Update: I guess some of you did not know that besides the F6, the Nikon FM-10 film SLR camera is still a current model”

    The reason being; the FM-10 is not manufactured by Nikon (Cosina does that for them). The F6 is the only film camera actually manufactured by Nikon, the FM-10 just carries the Nikon badge. That might be the reason for the discrepancy.

  • tiger1969

    [NR] admin: “This will make the Nikon FM 10 which is still in Nikon’s product offering incompatible with all current Nikon speedlights.”
    False – by the fact that both SB -900 and SB-700 have all-manual and non-ttl-auto modes and that FM-10 has central pin hotshoe only (no additional wires) so it’s not capable of any ttl metering mode, it’s compatible with both mentioned speedlights.
    Here is the picture of FM-10’s hotshoe:

  • Dennis

    Then what is gonna fulfill the gap between SB400 and SB700 since there is a price difference of $200?!!

    • Theo

      A new flash…

  • its been 3 years since i bough my first sb-600 and even though doesn’t recycle as fast as my sb-900, still does a decent job for the amateur that wants something better than the basic sb-400 and don’t want to pay $450 for a sb-900

    i think we will see something new in a year or two to fill the gap between the 400 and 700

  • The invisible wife

    Hi !

  • chuck

    I would love picking up a bunch of these as slaves…

    • PAG

      That sounds SO politically incorrect…

      • chuck

        I hear they’re cheapest in West Africa…

  • Joe

    I have a few 600’s – love em for secondary flashes or use with wireless triggers as primaries. Good reliable flash for the price… As previously mentioned, now that they are being discontinued the bang for the buck factor most likely will go: “bang”…

  • D700guy

    I primarily use mono lights now. But I cut my teeth with the SB600 and SB800.
    The 600 has been a workhorse, and I have always been able to rely on it when called upon. Those two strobes have been wonderful. I cant say the same thing for the SB900 (a unit costing twice as much) which overheats, chews up batteries, and self destructs.
    I sure hope the SB700 isnt as much of a POS as its big brother is.

    • iamlucky13

      I might have been getting a spun story, but wasn’t the overheating problem with the SB-900 simply that it wouldn’t let you genuinely overheat it to the point of damage, whereas older flashes would except that they couldn’t recycle fast enough to unless you used high voltage battery packs.

      • distanted

        I went from happily snapping away with my SB600 to click, click…ALARM…wait…click…click ALARM…when I bought into the SB900. With great power comes great cooling off periods.

  • I love my SB-600, it work with i-TTL and d-TTL. I can use it on my DSLR and F100.

  • fordstr

    Oh goodie, maybe I can snag 1 or 2 of them on the cheap now. An excellent flash all around, I plan on using my current 600 for several more years at least.

  • Joe bodego

    It was a good flash, they would be on ebay for $100 in a few months. Any serious photo person would see the value of this great flash being discontinued. It would now become a decent second flash that holds it’s own. I have a 900 and always take my 600 as a backup, complete with batteries and all ready to go.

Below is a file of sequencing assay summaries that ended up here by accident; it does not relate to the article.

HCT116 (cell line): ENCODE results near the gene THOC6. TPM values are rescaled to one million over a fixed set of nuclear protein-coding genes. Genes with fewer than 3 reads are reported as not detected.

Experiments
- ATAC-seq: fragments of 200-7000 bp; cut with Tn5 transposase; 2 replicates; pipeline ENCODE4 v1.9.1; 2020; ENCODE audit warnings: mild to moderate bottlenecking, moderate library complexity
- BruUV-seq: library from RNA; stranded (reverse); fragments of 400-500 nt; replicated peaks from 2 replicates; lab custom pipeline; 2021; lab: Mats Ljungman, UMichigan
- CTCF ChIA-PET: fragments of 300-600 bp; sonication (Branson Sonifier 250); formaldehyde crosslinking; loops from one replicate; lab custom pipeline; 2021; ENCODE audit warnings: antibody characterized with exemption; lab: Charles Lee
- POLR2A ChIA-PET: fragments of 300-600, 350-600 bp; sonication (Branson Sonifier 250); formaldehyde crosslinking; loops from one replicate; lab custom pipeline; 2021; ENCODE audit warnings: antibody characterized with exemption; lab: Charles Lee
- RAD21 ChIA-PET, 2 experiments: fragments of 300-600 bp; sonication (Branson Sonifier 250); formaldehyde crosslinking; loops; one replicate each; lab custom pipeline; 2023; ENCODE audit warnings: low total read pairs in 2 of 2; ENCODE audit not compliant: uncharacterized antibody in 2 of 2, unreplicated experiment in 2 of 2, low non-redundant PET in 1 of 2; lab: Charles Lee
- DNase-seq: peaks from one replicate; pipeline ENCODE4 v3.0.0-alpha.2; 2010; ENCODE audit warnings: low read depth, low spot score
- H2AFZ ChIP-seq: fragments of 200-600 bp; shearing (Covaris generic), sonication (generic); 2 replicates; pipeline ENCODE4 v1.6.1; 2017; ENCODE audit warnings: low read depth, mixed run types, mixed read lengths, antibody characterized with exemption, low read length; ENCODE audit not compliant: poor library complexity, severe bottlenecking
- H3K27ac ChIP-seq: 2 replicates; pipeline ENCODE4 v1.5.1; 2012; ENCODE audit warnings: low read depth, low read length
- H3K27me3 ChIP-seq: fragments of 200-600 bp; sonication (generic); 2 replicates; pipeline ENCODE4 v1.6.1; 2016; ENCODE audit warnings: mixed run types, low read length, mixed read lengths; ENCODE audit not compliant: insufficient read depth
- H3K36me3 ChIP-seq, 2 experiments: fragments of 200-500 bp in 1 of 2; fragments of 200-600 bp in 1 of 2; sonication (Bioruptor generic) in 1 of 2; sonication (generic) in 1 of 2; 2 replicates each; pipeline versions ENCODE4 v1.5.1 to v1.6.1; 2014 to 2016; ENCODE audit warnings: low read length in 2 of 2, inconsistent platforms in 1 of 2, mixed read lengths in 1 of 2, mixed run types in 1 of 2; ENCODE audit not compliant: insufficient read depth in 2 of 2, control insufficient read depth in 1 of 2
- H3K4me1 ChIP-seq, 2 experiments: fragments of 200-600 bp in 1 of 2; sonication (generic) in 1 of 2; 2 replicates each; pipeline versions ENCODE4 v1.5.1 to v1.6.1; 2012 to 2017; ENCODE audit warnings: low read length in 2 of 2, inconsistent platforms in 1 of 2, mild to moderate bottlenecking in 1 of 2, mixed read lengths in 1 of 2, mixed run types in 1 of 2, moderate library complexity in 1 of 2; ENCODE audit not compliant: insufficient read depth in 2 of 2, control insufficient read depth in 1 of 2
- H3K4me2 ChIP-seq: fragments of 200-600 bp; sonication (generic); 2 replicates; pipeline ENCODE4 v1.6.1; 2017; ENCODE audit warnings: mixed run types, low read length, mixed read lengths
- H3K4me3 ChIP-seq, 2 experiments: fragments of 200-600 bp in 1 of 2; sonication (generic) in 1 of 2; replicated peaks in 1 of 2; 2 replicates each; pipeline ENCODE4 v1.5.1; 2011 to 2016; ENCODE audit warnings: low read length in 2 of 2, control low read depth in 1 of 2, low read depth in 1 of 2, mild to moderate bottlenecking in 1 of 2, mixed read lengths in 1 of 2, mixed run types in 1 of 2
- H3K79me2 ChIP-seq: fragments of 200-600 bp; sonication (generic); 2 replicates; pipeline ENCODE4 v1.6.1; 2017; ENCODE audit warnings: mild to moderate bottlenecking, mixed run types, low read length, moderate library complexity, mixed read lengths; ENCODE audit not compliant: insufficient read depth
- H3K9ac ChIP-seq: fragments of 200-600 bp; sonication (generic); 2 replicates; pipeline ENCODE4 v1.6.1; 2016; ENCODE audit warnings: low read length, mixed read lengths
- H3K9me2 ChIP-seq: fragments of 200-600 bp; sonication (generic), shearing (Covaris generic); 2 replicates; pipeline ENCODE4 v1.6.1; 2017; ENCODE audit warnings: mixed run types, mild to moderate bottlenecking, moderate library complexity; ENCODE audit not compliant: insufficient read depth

• I’m still mourning the loss of the SB-800 and the $350 ebay price tag that it’s given the used ones. THAT was the best flash Nikon has ever made and I still feel like the SB-900 was $450 worth of salt poured into the wound when it was discontinued.

    *Moment of silence for the SB-800*

    • anon99

      Agree, the SB-800 is indeed an excellent one, I should’ve bought one before it was discontinued…

      Wasn’t aware of the film TTL incompatibility on the 700/900 until I read this entry. Very, very disappointing so to speak. Already I’ve heard complaints that the 900 is too big and that many people are hanging to their 800s, due to size, amongst other reasons. So film-based TTL compatibility is another one.

      So, is incorporating traditional film-based TTL a real hassle for Nikon? (Can this compatibility be added back via firmware update, or via hardware upgrade?) What about those film shooters who are still hanging with their F5s, F100s etc. but that their older flashguns are all dead? Does that mean they have to upgrade to F6s?? Nikon shouldn’t forcibly push people into going digital-only by gradually scraping film-based hardware support (already they’ve discontinued their scanners), and by doing so, it is selfish, inconsiderate behavior. Shame on Nikon. (BTW, does Canon do such thing to their 580EX/IIs??)

      • D700guy

        I think I can answer that;
        I occasionally shoot with an F6, and when employing strobes I use pocket wizard transceivers, one on the camera and another on the flash. When the flash is a monolight, SB600, SB900…whatever, the unit will fire. Just set the camera to manual flash, dial the transceivers to the same channel and you are good to go. The only other thing necessary would be a light meter to determine the exact aperture.

  • SO glad I got a pair of these (cheap!) to go with my SB-800 for CLS work.

  • It seems like all my gear is slowly dying at retail these days!